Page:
Paul Lewis begins a two-part exploration into the late piano works of Franz Schubert on October 18 at 92nd Street Y. His appearance at 92Y is part of a Schubert cycle that is taking him around the world. In the following joint interview with Chicago’s Symphony Center, which presented Mr. Lewis earlier this year, he discusses his feelings toward Schubert, 92Y and the cycle approach to programming.
In a recent interview with the Chicago Sun-Times, you called Schubert “endlessly fascinating.” What distinguishes him for you?
Many things, but if I had to point to one particular aspect of Schubert, it would be the way in which he creates a sense of drama. Normally when a composer wants to convey something dramatic, it’s far more common for them to write something demonstrative which jumps off the stage at the listener—and Schubert sometimes does that too. But more often, the drama of his music is of an inward looking nature. When Schubert wants to tell you something important, he will usually lower his voice rather than raise it—he draws you into the message, rather than projects it out to you. His moments of extreme despair seem primarily to be conveyed in that way—which, for me, makes them all the more powerful.
What do you as a musician discover by exploring one composer in depth? How does it change your perspective?
That’s hard to describe, as it’s such a gradual process. Sometimes you might stumble upon a musical “solution” to something that has been eluding you via a different work by that composer. There’s one specific element of the way he writes which I’ve come to see in a different light as a result of studying some of the songs recently. Schubert often writes repeated figures, sometimes just repeated single notes, and it’s easy to see that as an accompaniment—something that shouldn’t be heard too much in the forefront.
But when you look at songs such as “Die Liebe Farbe” from Die Schöne Müllerin, or “Der Wegweiser” from Winterreise, you see that those insistent repeated notes are in fact of huge significance. There’s a sense of fate, or of not being able to escape, which of course represents a certain reality for Schubert himself after his diagnosis of syphilis in 1822-23. This has made me think again about similar passages in the solo piano music, such as the repeated notes in the first Impromptu of D. 899—every strand of Schubert’s writing has its significance, and this particular strand is, I feel, of great importance.
What are the challenges of such a project? Do you ever get bored or feel any kind of “composer fatigue?”
Definitely not! During the years I spent playing the Beethoven sonatas, there was never a moment when I felt bored of the music. Every day I knew there was something new to discover, and at the end of those years it felt like I was just getting started. It feels much the same now with Schubert. I’m not someone who constantly needs to be stimulated with huge amounts of new repertoire—I like to take my time with these things and to see what I can discover in the process. (Maybe that’s just another way of saying that I’m a slow learner….) But I think it’s impossible to be bored with truly great music—and the music you love the most always has the capacity to surprise you.
As you just mentioned, you’re also known for your Beethoven cycles. Are there other composers whose music you could contemplate making into a series?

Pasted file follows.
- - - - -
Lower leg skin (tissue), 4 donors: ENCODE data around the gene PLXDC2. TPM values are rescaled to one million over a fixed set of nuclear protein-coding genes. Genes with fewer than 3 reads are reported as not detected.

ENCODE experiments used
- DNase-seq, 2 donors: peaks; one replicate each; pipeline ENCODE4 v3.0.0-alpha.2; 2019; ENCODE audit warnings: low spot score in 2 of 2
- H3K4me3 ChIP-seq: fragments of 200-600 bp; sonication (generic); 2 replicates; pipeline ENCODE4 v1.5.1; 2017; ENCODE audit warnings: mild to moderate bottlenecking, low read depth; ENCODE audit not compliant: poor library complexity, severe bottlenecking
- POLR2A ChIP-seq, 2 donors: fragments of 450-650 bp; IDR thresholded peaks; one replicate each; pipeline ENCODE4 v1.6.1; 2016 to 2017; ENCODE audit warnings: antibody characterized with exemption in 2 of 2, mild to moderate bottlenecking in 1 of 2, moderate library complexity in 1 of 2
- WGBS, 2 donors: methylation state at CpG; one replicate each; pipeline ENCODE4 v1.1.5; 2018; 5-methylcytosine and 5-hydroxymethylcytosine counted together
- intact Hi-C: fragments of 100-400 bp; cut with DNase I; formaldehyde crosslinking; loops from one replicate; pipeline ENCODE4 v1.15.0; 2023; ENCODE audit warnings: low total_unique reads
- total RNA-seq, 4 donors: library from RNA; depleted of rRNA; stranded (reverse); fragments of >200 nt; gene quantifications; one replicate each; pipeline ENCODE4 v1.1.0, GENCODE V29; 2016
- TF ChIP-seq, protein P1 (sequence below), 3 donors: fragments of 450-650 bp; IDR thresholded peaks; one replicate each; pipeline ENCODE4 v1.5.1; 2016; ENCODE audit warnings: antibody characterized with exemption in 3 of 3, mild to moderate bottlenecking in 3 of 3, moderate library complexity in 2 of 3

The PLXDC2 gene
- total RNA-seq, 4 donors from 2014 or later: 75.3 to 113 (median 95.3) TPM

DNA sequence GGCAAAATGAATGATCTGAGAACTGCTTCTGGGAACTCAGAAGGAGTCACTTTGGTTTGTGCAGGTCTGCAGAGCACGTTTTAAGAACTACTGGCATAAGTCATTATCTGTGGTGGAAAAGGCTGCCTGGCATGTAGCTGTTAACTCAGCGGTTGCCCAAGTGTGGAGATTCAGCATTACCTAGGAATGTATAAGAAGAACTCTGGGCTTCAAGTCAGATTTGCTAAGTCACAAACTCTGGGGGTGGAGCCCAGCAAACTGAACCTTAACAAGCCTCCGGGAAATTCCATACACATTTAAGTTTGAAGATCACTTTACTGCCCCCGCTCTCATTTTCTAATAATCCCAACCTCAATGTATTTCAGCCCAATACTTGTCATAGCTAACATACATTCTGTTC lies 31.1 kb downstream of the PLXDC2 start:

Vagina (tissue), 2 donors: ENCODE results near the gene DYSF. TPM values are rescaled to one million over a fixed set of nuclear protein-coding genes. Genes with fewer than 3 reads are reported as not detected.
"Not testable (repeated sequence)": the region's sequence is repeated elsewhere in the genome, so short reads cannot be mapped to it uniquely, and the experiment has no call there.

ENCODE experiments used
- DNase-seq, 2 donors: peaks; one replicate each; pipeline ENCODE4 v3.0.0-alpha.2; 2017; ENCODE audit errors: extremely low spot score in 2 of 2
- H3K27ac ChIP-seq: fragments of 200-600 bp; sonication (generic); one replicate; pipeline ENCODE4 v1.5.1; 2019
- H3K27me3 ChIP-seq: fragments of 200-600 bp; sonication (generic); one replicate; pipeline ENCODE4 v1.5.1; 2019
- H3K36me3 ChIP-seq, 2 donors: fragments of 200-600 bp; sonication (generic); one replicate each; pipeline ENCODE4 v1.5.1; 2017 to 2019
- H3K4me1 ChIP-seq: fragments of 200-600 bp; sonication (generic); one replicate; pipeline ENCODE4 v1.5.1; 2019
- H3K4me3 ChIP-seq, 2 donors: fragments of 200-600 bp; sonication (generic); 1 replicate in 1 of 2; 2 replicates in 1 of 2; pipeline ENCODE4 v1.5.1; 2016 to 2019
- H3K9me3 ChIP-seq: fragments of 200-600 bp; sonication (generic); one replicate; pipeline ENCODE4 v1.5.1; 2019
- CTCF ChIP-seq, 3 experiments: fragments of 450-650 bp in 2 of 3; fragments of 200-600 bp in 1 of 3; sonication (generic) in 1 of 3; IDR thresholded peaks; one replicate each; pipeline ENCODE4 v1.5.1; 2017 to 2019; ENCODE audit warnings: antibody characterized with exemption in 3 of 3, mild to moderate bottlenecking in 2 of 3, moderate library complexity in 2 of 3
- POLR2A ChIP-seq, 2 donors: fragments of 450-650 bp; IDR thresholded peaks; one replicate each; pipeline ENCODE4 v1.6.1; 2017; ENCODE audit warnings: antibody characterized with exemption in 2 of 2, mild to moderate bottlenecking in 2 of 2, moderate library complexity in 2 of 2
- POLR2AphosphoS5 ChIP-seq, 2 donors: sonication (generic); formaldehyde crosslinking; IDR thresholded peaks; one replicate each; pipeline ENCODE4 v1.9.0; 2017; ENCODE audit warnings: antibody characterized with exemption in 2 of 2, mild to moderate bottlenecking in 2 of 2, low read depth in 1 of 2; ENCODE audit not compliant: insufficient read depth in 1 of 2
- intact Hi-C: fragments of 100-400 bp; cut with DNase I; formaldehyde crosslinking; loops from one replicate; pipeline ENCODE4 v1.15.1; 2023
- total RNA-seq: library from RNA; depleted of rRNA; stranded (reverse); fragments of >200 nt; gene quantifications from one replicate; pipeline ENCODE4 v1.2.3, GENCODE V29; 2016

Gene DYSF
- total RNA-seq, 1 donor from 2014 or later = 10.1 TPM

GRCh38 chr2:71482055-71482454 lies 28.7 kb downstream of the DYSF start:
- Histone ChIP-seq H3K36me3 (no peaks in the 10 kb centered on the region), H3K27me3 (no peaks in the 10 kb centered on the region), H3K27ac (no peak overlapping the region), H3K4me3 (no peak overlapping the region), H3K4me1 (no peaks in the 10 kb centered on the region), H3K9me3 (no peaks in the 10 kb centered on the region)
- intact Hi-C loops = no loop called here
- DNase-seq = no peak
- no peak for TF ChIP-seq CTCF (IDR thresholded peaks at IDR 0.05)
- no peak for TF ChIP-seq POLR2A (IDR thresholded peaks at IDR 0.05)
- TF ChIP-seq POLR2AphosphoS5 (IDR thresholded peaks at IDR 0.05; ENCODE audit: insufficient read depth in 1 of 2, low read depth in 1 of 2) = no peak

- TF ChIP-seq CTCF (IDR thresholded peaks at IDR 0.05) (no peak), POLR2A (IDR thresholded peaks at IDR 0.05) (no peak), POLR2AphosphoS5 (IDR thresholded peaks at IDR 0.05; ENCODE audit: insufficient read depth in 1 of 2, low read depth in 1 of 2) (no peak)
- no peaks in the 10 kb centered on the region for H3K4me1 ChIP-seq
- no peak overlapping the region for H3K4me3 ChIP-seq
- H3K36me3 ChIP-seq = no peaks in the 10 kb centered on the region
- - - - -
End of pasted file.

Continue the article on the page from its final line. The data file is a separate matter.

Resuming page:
There are many composers whose music I could imagine focusing on for an extended period of time. It’s really more a question of how you define a “series,” and what the value of that series might be. With the Beethoven sonatas, you have a body of consistently great works that span most of the composer’s life and provide an important overview of his work and development. With Schubert’s music, after 1822, you have some of the most unique and profound piano music ever written, with a darkness and individuality of expression that binds together the works written in that period.
To embark on any such journey, I think there has to be a sense of unity about the series—that way, it really becomes a journey. I’d love to focus on Haydn sometime in the future, for instance, but haven’t yet worked out how I could create a meaningful series of programs. I have to justify it to myself first—otherwise, who’d listen?
This will be your second performance at 92Y? Do you have any specific thoughts about the hall?
I loved playing at 92Y in 2008. It was my debut with a program of Mozart, Ligeti and Schubert. This hall has an atmosphere not unlike Wigmore Hall in London, which lends itself perfectly to intimate music-making, and which makes it ideal for Schubert in particular.
What can we look forward to in your recitals in October 18 and next April? What might audiences particularly listen for?
The “Wanderer” Fantasy is Schubert’s most outwardly symphonic and virtuosic work for the piano. It’s full of orchestral colour—Liszt even arranged it as a piano concerto. I deliberately programmed this right after the Moments Musicaux, which are some of his most intimate and heartfelt miniatures— this is perhaps the most extreme contrast between works in the whole series.
In the April program, I decided to put two A-minor sonatas on either side of the intermission. The earlier one, D. 784, is by far the most austere and terror stricken of any of the sonatas. In D. 845, which he wrote a few years later, Schubert conveys a similar message but expresses it in a very different way. I thought it would be interesting to hear the development between these two works in the same program—almost like flip sides of the same coin.
See Paul Lewis at 92Y On October 18.
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